Vendors at two public markets today complained to Minister of Agriculture and Food Security Indar Weir of chaos and poor security ruining business for them.
As the minister toured the Six Roads and Eagle Hall markets, vendors painted a picture of a “free for all” at the state-owned markets where anything goes – from homeless men using them as sleeping facilities to drug abuse.
At Six Roads, one vendor told Barbados TODAY that alcohol and marijuana abuse were rampant on the premises, leading to further misuse of the market’s facilities.
“People come across here and roll their spliffs in the open. Then people come from all over and drink alcohol and when they get drunk they lose their aim and ‘pee’ all over the bathroom. You have people parking where and how they feel like. You have to bring back discipline in this place or things going to soon get out of control,” said the vendor, who did not want to be identified, saying that those who complained in the past were threatened.
Vendors who ply their trade at Eagle Hall told a similar story of poor supervision of the premises. Vendors complained that their concerns were by no means new, blaming successive administrations for failing to tackle issues at the market on the outskirts of the capital.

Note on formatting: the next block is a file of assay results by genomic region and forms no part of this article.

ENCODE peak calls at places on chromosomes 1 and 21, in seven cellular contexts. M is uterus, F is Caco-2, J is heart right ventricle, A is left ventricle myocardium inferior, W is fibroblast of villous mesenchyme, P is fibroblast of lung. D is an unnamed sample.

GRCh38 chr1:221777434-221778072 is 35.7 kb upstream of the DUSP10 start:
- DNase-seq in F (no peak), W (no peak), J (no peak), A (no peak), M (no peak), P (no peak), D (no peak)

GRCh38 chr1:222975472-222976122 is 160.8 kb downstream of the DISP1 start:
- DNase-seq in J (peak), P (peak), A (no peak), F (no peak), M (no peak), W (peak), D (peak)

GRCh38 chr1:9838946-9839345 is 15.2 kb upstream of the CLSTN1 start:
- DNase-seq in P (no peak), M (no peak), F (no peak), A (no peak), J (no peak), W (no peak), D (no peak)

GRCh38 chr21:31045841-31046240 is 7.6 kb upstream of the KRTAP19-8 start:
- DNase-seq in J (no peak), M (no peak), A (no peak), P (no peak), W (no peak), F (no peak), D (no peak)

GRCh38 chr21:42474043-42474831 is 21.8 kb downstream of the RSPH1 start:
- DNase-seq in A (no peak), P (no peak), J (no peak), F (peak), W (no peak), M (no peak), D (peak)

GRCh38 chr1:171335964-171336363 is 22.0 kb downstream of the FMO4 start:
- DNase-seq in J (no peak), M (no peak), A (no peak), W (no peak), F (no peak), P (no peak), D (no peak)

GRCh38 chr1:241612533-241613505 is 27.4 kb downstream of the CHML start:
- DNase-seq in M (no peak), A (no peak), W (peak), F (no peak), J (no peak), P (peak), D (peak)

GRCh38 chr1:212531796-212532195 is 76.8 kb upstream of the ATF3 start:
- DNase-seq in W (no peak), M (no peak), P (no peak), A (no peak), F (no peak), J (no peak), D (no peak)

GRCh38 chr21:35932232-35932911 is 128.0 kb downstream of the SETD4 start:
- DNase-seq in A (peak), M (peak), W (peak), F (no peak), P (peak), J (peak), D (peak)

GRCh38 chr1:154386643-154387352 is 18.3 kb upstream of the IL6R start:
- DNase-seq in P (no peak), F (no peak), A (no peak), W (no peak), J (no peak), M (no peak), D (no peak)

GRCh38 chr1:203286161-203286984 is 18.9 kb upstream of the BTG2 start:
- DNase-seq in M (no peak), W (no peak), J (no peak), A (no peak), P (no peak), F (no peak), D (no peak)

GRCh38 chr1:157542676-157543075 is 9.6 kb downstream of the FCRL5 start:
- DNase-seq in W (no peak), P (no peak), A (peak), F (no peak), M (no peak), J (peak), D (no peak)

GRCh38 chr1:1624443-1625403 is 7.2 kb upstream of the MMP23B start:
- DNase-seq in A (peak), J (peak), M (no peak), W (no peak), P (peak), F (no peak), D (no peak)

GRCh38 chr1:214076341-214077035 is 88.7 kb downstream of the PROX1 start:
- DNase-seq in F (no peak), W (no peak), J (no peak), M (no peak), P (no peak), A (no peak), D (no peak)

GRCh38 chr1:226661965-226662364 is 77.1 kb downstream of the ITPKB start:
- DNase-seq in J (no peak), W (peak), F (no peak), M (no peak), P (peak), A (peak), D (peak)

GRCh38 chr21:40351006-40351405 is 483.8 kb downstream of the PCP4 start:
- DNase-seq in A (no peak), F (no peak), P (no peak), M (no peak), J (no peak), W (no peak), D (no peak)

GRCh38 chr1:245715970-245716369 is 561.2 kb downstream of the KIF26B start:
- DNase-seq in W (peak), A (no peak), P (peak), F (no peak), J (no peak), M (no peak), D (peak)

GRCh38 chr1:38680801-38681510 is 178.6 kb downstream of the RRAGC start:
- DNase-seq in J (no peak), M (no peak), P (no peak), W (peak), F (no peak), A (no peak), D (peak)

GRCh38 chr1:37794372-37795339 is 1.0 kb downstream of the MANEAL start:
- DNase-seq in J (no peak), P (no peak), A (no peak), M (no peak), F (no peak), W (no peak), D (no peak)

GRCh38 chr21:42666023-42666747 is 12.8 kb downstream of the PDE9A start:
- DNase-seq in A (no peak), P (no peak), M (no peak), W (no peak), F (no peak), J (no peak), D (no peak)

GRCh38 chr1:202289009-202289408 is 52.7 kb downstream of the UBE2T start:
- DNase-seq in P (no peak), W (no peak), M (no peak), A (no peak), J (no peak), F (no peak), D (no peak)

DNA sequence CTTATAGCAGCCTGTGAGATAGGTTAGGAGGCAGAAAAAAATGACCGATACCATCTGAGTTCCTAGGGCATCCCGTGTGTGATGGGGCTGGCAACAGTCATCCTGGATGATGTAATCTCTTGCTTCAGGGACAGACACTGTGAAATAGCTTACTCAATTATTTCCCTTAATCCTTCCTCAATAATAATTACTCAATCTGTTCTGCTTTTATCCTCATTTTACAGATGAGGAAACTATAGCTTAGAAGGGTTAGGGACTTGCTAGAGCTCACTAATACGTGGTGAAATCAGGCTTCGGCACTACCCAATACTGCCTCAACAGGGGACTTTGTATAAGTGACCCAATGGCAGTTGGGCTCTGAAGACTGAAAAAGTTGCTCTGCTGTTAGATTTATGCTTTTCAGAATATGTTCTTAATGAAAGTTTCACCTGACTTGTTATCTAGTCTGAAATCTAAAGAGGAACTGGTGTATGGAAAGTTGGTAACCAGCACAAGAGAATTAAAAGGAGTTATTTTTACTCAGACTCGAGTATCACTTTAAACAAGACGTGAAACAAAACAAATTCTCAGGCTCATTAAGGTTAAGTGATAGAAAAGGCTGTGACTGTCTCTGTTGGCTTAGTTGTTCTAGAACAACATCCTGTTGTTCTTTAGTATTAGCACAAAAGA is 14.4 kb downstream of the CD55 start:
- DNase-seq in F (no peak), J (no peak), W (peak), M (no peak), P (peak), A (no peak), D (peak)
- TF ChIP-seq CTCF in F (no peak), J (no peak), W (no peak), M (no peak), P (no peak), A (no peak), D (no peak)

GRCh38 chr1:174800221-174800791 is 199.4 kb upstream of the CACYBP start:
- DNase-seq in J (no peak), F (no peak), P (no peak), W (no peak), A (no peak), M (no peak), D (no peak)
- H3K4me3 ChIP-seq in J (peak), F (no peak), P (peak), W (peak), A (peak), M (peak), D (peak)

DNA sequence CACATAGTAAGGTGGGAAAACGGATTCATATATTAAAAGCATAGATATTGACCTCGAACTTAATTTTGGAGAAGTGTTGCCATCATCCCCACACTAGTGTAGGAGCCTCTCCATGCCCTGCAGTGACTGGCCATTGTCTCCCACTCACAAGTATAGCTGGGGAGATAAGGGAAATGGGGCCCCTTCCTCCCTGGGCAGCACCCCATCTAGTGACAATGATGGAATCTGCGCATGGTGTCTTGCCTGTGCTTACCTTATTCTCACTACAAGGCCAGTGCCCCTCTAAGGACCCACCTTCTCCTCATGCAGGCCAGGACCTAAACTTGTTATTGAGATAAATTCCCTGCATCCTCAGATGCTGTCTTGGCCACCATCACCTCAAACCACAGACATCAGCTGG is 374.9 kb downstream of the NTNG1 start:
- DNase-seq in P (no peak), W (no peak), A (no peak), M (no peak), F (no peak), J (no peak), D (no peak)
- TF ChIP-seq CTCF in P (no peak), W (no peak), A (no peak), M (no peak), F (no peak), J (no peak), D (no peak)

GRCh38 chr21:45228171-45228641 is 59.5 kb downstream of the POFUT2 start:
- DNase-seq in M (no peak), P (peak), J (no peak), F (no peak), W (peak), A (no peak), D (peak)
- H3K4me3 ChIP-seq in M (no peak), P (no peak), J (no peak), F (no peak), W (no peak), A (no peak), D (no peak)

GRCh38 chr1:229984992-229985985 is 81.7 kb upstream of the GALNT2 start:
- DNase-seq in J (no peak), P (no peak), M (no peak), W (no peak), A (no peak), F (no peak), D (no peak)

Two years ago, a middle-aged, homeless St Michael man was ordered to perform 200 hours of community service for defecating in the market while in the nude. The man was asleep on a box when the caretaker at the market spotted him on his morning rounds. The caretaker left to report the matter to the police, returning to find the man had gone, leaving behind faeces and urine where he had been sleeping.
This morning the vendors told Barbados TODAY that nothing had changed and that the market continued to be thoroughfare for the homeless.
Vendor Sheila Greene said: “Everyday you come you find people sleeping in the market and leaving the things they ate and slept in in the market. They leave all of the containers leaving the place in a mess. So there is definitely a need for security.” She also complained that the market had no storage area for vendors’ items at the end of the workday.
A fellow vendor, who referred to herself only as Margaret, also said nearby residents were dumping their garbage in bins designated for market use.
“Young fellas sleep in here and when you come you see the garbage and they even empty the garbage from the cans all over the place. At night we definitely need a watchman. When people come they say the place smell awful because people from all up the gap come and dump their garbage in the bins outside or wherever they want to put it,” she said.
Following the tour, Weir pledged to address the vendors’ concerns, especially the issue of security.
“We have to look at security within the markets and some of the things that have been raised with me,” the agriculture minister said. “The one that stands out is security, to make sure that people can come to the markets in a very safe environment. People must feel comfortable and don’t feel as though the markets, especially given the current conditions on crime, are a risky place to come to.”
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